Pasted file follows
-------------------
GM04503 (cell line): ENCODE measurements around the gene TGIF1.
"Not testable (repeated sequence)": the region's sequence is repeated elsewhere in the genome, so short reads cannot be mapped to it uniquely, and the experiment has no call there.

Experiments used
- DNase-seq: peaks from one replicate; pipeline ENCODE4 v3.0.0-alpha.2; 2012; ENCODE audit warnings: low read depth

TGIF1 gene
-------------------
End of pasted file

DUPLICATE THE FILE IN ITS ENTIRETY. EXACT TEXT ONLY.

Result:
GM04503 (cell line): ENCODE measurements around the gene TGIF1.
"Not testable (repeated sequence)": the region's sequence is repeated elsewhere in the genome, so short reads cannot be mapped to it uniquely, and the experiment has no call there.

Experiments used
- DNase-seq: peaks from one replicate; pipeline ENCODE4 v3.0.0-alpha.2; 2012; ENCODE audit warnings: low read depth

TGIF1 gene